Can you tell if this is needle cast from this picture?

John_KAYS

Well-Known Member
Someone sent me this picture and I can’t quite tell for sure if this is needle cast. I know sending a sample into a lab would be recommended, but I am just curious what you all think. This tree also has bag worm on it... Thanks!
58804
 

KTSmith

Well-Known Member
I'm not seeing enough of the symptoms. I don't grasp the gravity of the situation. That sounds mean, but I don't intend that. In a managed landscape, pruning the lower bole makes sense. The foliar necrosis? I'm not noticing it enough to respond in depth.
 

JD3000

Most well-known member
Colorado spruce are difficult if not impossible to keep around here without human intervention. Sometimes poor drainage alone is enough to do then in.
 

ATH

Well-Known Member
Not enough bagworms on there to do that much damage...but if they pulled a bunch off, that could have been a significant contributor.
 

jed1124

Active Member
Needle cast will generally have purple needles with spores running along the stomata on the underside of the needle.
Check for swollen black canker near the branch collars, could also be cytospora.
 

John_KAYS

Well-Known Member
I'm not seeing enough of the symptoms. I don't grasp the gravity of the situation. That sounds mean, but I don't intend that. In a managed landscape, pruning the lower bole makes sense. The foliar necrosis? I'm not noticing it enough to respond in depth.
Yeah, I haven't seen the tree yet in person, but it didn't look terrible to me from the photos. I know in this area the Colorado Spruce don't do that well in general. This tree is up on a property at the top of a hill. They are growing this and a few others as a windscreen and are hoping that they don't have to prune the lower branches off. I don't know how many bagworms they have pulled off, but I wouldn't think it was a huge contributing factor to the dieback. It has been a couple of very moist years...
 

KTSmith

Well-Known Member
In New England, blue spruce is especially prone to Cytospora canker after they reach some size. Enough so that no one who understands trees recommends them....although they still get planted and look OK the first few years.
I grew up with bagworms outside of Kansas City. Definitely unsightly and more. Sorry not to be more help!
 

ATH

Well-Known Member
Cytospora has always been a problem here in Ohio for larger Blue spruce too. Lately, however, the spider mites, Rhizosphaera (and/or Stigmina), and pitch mass borers combine to take them before Cytospora has a fighting chance to get in on the action!
 

John_KAYS

Well-Known Member
Thanks for all the advice. It's great to have this all to consider before I go see it in person. I am not a huge insect and disease guy so I really appreciate the pointers. I am trying to gain more experience and knowledge on this stuff. What is the best book on insects and diseases? I have the pesticide applicator training materials but I am looking for some better more specific to our industry guides that I can keep on hand. Thanks.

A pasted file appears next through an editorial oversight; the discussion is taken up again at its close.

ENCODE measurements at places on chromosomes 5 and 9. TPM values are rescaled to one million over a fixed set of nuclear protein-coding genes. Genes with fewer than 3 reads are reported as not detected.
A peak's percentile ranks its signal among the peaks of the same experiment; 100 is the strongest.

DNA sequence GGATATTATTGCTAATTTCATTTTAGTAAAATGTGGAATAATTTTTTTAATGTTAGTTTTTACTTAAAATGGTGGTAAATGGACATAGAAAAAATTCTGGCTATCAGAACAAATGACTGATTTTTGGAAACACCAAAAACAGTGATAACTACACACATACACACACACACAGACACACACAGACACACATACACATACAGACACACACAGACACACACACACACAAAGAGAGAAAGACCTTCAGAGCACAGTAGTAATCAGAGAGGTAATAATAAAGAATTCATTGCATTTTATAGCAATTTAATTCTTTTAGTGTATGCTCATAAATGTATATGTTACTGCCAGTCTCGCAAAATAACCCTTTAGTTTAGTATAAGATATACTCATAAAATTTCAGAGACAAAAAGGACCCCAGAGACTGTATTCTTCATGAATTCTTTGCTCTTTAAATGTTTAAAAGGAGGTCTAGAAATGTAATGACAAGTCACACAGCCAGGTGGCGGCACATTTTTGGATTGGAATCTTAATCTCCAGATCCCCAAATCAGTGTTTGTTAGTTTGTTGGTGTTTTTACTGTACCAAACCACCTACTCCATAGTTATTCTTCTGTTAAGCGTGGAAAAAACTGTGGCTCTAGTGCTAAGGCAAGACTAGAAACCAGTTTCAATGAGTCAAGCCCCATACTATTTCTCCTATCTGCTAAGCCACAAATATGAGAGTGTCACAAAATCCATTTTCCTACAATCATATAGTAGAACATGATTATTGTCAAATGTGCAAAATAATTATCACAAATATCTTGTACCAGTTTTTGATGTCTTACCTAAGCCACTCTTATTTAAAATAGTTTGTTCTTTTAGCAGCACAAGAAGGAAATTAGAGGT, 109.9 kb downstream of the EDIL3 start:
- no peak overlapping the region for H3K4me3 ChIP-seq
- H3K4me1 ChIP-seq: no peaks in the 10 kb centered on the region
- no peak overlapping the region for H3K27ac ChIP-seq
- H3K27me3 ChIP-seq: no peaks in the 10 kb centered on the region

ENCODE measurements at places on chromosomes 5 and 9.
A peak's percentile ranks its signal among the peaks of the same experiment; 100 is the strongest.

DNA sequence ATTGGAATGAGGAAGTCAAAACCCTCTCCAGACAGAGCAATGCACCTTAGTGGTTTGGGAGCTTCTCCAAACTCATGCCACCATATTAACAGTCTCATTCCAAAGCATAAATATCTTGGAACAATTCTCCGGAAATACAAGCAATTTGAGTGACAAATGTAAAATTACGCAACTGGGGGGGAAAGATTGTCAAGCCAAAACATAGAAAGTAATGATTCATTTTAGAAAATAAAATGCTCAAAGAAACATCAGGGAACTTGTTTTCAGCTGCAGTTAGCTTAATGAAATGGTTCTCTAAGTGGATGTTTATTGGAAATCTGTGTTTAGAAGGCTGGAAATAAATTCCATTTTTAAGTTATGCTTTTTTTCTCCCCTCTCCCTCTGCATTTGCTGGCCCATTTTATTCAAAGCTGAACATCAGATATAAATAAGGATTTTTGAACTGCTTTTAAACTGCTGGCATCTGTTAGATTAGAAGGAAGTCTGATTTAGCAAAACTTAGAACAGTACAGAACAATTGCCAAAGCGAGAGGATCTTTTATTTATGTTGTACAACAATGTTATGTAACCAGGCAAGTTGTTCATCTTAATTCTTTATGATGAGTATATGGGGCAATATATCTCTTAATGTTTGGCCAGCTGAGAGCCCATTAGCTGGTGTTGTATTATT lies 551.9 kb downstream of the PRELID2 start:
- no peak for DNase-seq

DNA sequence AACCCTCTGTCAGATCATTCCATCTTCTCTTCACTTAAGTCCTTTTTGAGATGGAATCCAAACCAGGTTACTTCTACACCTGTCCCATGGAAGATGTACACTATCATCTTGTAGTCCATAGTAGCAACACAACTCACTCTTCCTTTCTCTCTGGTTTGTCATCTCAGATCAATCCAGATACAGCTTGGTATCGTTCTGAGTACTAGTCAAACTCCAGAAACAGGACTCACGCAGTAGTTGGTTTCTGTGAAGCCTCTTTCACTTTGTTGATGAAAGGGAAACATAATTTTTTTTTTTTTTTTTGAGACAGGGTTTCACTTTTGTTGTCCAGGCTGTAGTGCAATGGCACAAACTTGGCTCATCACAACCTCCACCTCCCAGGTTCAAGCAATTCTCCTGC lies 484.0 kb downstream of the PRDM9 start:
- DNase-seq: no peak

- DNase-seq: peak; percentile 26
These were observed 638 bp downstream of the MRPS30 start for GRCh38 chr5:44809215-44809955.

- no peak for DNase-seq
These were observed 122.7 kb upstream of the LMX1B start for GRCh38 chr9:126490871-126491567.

KTSmith

Well-Known Member
As for books, the two references by Comstock Publishing:
"Insects that feed on trees and shrubs" by W.T. Johnson and H.H. Lyon
and
"Diseases of trees and shrubs" (2nd ed.) by W. Sinclair and H.H. Lyon.

Having said that, I am most familiar with the Sinclair and Lyon volume. A real masterwork but... there aren't any real keys for identification, so it's a great reference for the disease biology after you have at least a tentative identification.
And of course, comprehensive texts like these become outdated. Still, that's where I go.
 

ATH

Well-Known Member
I've always liked the Christmas Tree Pest Manual:
https://www.fs.usda.gov/naspf/publications/christmas-tree-pest-manual-third-edition

By no means is it comprehensive...but it has many of the common evergreen pests with good pictures and a summary of what to look for when.

Pirone has some good books too: https://www.amazon.com/Diseases-Ornamental-Plants-Pascal-Pirone/dp/0471072494

The 2 books @KTSmith suggested are "essentials" to me...but they are tough to use. Like he said, you can confirm you are looking at what you think you see. When I am completely stumped, I will also go to the index by species. Each pest of the species is listed. It is not an efficient way to go, but I've ID many things that way over the years.
 

KTSmith

Well-Known Member
Thanks ATH, all true. Yes! the Christmas Tree Pest Manual is great for non-specialists and does hit the highlights pretty darn well. And, your tax dollars at work.
 

ATH

Well-Known Member
Should also add that I learn as much from small publications as I have from more complete books. For example, OSU Extension does the Buckeye Yard and Garden Line. Used to be weekly...now it is more of a periodically (couple times a week) updated blog format.

https://bygl.osu.edu/

Having read that for 20 years, I've picked up a bunch of new knowledge. Yes...a lot of it becomes refreshers, but I still follow it.

The other that has been very helpful over the years is now called the ONLA Plant Health Care Newsletter (was the PEST newsletter by Dr. Shetlar for many years). Again...20 years of reading that a lot has been very helpful. That is currently written by @JD3000 and, apparently, whoever else he can sucker into helping. o_O https://www.onla.org/page/PHCNewsletter
 
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